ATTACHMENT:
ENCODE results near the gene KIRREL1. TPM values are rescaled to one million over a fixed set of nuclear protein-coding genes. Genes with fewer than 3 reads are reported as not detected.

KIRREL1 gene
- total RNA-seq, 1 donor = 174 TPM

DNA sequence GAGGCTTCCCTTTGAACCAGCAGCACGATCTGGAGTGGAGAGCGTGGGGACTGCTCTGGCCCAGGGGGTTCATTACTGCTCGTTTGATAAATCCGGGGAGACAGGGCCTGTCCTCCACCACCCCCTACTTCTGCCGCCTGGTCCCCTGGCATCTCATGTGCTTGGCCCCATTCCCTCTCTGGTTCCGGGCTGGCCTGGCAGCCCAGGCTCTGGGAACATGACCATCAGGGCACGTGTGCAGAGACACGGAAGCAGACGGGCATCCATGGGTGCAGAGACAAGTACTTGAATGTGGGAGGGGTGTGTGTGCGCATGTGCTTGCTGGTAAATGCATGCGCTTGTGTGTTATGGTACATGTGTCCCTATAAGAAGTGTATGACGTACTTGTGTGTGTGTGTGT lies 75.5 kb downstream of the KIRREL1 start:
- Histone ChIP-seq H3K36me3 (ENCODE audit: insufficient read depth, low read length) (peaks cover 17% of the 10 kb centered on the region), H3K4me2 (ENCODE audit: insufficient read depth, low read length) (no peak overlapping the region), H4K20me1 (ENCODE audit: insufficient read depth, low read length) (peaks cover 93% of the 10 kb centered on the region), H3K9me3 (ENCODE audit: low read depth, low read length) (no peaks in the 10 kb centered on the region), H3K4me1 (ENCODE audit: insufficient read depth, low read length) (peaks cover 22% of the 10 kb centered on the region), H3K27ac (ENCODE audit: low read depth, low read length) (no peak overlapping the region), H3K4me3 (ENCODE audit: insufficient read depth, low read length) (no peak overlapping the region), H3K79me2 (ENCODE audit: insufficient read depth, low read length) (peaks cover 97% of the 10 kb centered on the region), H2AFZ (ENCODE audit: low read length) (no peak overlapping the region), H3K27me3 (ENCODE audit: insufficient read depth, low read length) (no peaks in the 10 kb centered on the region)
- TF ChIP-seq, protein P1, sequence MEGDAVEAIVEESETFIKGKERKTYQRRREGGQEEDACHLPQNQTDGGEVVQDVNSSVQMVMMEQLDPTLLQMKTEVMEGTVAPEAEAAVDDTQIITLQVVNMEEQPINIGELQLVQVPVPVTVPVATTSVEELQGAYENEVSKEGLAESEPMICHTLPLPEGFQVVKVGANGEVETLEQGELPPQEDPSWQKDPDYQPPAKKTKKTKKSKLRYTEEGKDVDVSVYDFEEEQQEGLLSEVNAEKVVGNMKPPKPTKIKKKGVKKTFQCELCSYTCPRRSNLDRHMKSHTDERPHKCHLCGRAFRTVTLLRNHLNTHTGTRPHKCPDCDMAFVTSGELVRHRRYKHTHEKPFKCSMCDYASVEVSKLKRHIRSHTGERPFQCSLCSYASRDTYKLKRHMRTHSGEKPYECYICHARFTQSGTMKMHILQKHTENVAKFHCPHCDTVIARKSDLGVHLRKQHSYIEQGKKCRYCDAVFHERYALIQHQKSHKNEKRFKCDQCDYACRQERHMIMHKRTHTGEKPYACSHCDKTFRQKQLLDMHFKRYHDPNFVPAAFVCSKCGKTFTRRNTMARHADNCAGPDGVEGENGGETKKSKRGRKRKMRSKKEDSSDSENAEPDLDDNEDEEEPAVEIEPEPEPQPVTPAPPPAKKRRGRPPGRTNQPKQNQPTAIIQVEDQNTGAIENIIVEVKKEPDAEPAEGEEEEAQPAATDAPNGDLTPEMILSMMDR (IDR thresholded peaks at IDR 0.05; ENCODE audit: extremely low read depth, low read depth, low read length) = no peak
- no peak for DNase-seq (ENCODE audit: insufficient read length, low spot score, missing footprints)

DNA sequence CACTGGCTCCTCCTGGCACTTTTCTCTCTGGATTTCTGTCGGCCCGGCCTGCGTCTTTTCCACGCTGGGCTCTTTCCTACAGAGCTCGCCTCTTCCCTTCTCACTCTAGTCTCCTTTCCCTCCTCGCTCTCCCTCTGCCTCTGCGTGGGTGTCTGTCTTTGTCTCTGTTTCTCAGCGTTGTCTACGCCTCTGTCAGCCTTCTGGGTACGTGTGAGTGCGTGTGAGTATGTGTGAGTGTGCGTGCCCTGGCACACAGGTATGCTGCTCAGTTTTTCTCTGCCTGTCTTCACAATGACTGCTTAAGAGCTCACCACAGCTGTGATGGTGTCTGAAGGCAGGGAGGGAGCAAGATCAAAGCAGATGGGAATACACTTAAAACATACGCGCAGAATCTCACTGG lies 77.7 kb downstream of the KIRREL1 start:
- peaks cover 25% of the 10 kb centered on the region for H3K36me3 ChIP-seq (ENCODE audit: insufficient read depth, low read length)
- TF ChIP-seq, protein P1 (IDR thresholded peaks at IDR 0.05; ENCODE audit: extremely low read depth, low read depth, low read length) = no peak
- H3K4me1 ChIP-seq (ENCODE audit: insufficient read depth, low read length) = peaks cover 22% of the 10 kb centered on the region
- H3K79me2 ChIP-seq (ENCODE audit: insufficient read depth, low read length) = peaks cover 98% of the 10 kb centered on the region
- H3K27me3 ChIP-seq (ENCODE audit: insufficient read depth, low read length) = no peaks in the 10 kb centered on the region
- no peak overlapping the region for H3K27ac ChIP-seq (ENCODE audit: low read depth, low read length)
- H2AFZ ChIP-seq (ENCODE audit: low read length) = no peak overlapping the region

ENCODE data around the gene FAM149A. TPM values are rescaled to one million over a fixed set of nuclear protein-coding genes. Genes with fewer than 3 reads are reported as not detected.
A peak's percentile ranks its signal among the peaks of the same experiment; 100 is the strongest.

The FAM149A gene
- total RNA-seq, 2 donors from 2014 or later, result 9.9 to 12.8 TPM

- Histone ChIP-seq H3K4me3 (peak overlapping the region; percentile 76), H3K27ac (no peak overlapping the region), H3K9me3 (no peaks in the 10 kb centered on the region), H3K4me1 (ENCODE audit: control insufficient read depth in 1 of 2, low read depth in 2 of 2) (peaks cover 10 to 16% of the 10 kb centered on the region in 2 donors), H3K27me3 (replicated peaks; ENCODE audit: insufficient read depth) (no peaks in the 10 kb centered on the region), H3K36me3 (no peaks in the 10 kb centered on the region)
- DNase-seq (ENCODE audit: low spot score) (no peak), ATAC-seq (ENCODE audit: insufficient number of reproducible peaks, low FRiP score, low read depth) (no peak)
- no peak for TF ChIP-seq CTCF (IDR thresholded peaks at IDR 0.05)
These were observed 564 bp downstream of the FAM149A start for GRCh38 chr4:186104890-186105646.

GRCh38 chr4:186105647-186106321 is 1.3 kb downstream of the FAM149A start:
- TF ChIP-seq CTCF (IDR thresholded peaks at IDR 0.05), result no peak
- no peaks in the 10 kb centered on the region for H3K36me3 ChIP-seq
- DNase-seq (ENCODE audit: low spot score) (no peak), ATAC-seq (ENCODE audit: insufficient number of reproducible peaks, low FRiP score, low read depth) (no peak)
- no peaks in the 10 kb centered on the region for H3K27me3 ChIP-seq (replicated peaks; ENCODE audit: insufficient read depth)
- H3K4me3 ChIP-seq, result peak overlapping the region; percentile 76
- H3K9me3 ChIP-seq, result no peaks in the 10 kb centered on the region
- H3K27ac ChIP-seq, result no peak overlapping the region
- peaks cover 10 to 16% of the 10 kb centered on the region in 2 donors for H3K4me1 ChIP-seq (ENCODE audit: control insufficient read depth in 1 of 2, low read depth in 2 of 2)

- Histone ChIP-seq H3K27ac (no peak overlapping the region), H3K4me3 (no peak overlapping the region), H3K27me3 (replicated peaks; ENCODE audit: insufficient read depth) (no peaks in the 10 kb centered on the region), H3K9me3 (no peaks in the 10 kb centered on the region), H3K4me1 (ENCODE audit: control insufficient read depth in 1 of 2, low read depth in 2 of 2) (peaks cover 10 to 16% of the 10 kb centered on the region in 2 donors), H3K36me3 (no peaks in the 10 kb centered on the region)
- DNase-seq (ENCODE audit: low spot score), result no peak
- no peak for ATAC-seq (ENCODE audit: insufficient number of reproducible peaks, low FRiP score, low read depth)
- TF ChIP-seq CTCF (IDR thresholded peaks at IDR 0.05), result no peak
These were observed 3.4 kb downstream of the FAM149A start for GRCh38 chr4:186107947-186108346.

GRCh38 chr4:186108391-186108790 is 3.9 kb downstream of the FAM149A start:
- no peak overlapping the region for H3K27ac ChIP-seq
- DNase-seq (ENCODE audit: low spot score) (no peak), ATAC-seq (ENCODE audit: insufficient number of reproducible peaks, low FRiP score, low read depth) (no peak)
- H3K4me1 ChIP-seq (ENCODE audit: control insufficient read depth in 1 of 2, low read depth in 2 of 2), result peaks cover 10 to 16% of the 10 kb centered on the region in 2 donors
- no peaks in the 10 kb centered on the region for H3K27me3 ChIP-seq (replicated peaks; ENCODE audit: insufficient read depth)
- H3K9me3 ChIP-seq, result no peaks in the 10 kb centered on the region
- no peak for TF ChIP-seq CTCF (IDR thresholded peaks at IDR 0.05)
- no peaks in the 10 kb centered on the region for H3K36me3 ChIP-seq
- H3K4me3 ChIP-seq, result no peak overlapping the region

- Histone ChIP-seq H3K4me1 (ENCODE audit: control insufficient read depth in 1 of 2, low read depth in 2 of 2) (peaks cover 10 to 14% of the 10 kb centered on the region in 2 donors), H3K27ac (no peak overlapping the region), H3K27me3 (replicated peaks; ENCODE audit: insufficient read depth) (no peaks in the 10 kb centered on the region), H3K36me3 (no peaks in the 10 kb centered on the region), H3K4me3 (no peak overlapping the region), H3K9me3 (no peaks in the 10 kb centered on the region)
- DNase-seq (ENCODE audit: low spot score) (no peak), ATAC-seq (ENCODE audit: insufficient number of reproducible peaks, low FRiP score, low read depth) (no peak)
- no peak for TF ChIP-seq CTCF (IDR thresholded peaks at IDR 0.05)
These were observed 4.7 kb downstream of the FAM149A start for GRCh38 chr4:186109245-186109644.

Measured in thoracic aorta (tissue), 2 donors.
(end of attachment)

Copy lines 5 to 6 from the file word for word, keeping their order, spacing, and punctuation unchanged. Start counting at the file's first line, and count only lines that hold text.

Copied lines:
- Histone ChIP-seq H3K36me3 (ENCODE audit: insufficient read depth, low read length) (peaks cover 17% of the 10 kb centered on the region), H3K4me2 (ENCODE audit: insufficient read depth, low read length) (no peak overlapping the region), H4K20me1 (ENCODE audit: insufficient read depth, low read length) (peaks cover 93% of the 10 kb centered on the region), H3K9me3 (ENCODE audit: low read depth, low read length) (no peaks in the 10 kb centered on the region), H3K4me1 (ENCODE audit: insufficient read depth, low read length) (peaks cover 22% of the 10 kb centered on the region), H3K27ac (ENCODE audit: low read depth, low read length) (no peak overlapping the region), H3K4me3 (ENCODE audit: insufficient read depth, low read length) (no peak overlapping the region), H3K79me2 (ENCODE audit: insufficient read depth, low read length) (peaks cover 97% of the 10 kb centered on the region), H2AFZ (ENCODE audit: low read length) (no peak overlapping the region), H3K27me3 (ENCODE audit: insufficient read depth, low read length) (no peaks in the 10 kb centered on the region)
- TF ChIP-seq, protein P1, sequence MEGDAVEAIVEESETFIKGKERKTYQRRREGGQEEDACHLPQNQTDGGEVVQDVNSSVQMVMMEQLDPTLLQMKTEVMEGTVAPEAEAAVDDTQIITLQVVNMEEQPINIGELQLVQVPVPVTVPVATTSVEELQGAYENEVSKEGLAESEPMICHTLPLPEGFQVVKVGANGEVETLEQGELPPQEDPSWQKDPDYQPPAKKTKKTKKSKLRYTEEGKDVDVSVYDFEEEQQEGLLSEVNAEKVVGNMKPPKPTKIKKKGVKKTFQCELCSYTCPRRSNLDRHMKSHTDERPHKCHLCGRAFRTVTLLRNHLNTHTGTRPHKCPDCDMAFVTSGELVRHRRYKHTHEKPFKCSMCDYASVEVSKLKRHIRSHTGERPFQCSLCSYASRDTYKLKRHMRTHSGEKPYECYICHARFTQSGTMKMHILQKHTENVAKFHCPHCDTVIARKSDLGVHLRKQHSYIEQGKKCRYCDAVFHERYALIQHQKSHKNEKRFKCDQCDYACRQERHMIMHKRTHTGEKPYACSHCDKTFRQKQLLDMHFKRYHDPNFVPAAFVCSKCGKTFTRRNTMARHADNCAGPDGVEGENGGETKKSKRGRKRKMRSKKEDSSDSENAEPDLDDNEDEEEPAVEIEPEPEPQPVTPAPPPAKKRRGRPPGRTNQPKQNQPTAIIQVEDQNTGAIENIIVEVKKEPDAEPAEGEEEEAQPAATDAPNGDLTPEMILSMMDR (IDR thresholded peaks at IDR 0.05; ENCODE audit: extremely low read depth, low read depth, low read length) = no peak